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Effect Size Calculation 

Once you've extracted the necessary information from your primary studies during the systematic review, then you will be able to use meta-analysis methods to apply statistical techniques to the data that has been collected. Typical steps of a meta-analysis include: 

  1. Calculating the effect sizes that match your research question's outcome(s) of interest

  2. Exploring the distribution of effect sizes, including estimating the mean effect size, its standard error and the heterogeneity among effect sizes in your sample

  3. Conducting a meta-regression using any relevant moderators to examine heterogeneity in effect sizes

  4. Reporting the results of your meta-analysis, including any subgroup analyses and meta-regression models​​​​​​​​​​

Our meta-analysis Video Guides provide more detailed information on how to calculate the most common effect sizes in education research, how to explore the distribution of effect sizes in your sample (estimating the mean effect size, its standard error and the heterogeneity among effect sizes), conduct meta-regression analyses, and conducting meta-analyses using R. For those who are interested in more background in R, those video guides also include an introduction to basic functions in that data analysis software.

Below is a list of the Video Guides:

Videos for getting started with R

1. Installing R and R Studio

2. Basics of R Studio

3. Importing data into R Studio

4. Transforming data in R

Introduction to the R program metafor (see Wolfgang Viechtbauer's website for more detail info)​

Videos for using escalc in metafor to compute

1. Standardized mean difference

2. Fisher's z transformation of a correlation coefficient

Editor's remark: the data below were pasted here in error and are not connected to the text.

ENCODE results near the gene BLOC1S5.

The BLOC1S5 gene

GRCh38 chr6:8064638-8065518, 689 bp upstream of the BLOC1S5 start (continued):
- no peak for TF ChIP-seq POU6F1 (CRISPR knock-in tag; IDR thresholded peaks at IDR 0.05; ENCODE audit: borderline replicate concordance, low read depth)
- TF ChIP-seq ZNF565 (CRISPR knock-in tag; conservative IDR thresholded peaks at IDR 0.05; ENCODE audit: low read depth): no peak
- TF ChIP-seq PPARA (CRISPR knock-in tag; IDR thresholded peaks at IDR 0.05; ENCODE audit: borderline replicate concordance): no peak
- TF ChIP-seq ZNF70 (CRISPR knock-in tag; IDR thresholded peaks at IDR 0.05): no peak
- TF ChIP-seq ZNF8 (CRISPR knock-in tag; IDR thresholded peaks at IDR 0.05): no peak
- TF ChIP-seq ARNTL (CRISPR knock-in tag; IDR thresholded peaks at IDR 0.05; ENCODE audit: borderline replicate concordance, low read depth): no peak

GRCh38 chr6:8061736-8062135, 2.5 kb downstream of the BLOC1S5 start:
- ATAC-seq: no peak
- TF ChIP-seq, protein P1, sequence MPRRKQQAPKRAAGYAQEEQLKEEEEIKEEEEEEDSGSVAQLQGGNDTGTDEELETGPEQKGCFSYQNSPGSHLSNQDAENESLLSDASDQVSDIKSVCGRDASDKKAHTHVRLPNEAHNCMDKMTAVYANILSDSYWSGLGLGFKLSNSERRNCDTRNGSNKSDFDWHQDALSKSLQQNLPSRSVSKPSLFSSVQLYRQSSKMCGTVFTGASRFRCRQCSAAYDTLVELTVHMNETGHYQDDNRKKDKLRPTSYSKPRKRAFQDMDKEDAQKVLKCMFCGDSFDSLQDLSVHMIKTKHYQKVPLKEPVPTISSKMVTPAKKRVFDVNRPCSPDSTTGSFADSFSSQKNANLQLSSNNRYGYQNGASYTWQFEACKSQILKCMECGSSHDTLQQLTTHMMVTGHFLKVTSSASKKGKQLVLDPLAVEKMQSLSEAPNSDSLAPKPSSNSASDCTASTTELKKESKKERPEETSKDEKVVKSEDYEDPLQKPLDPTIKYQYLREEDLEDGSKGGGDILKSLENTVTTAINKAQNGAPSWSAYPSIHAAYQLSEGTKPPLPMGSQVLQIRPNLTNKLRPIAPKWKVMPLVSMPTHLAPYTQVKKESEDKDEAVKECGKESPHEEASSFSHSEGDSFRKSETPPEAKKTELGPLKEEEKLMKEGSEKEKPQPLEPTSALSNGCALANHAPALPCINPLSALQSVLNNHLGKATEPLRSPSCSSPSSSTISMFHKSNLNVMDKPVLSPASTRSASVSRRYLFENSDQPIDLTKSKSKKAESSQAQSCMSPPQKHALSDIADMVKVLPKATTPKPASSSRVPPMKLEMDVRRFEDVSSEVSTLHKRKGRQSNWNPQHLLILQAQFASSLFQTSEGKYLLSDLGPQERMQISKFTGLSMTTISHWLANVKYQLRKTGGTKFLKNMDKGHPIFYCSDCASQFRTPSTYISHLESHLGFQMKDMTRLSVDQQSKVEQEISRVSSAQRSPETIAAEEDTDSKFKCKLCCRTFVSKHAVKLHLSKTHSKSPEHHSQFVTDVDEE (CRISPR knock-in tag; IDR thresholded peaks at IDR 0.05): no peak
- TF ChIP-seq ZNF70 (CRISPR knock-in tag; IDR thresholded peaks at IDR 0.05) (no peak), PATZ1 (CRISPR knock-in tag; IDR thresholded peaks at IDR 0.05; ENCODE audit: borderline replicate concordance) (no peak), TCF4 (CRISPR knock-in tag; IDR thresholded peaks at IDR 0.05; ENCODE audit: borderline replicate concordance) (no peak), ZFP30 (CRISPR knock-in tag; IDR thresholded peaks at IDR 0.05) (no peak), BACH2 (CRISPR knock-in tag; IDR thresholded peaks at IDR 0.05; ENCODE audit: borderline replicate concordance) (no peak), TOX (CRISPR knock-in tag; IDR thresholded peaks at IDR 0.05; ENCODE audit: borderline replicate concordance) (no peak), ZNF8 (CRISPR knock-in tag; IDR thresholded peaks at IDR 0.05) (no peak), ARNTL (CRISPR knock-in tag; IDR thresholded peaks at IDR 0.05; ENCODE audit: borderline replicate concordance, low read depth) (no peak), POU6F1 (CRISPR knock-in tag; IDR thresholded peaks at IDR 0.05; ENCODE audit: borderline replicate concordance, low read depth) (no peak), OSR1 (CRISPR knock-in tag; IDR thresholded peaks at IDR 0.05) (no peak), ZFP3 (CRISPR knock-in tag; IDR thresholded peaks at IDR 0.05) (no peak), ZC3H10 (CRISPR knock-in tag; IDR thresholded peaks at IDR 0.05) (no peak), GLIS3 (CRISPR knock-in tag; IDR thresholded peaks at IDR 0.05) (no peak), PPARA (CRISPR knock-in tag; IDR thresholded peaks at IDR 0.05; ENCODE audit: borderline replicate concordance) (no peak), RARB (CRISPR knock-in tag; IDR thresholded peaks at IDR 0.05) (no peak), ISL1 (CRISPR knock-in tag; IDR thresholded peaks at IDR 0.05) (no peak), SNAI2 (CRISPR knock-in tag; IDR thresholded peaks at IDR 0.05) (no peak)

3. Log-odds ratio

1. Introduction to Meta-analysis​

2. Conducting a basic meta-analysis

3. Coding for meta-regression


Additionally, our meta-analysis Lecture Videos provide a deep dive into meta-analysis techniques that reflect the multilevel/hierarchical and correlated data structure of effect sizes. Below is a list of the Lectures from the Modern Meta-Analysis Research Institute (MMARI):


1. Data extraction for a meta-analysis

2. Extracting data from studies for an effect size

3. Introduction to meta-analysis using the R program metafor

4. Models for dependent effect sizes in meta-analysis (using metafor and clubSandwich)

5. Describing sources of heterogeneity in meta-analysis

6. Interpreting heterogeneity in a meta-analysis


Using R can facilitate the conduct of a meta-analysis. Several packages are used to conduct a meta-analysis in R. They include but are not limited to:

  1. metafor 

  2. robuMeta

  3. clubSandwich

  4. meta

  5. metaSEM 

  6. metaForest 

You can visit the RDocumentation page for each package to learn more.

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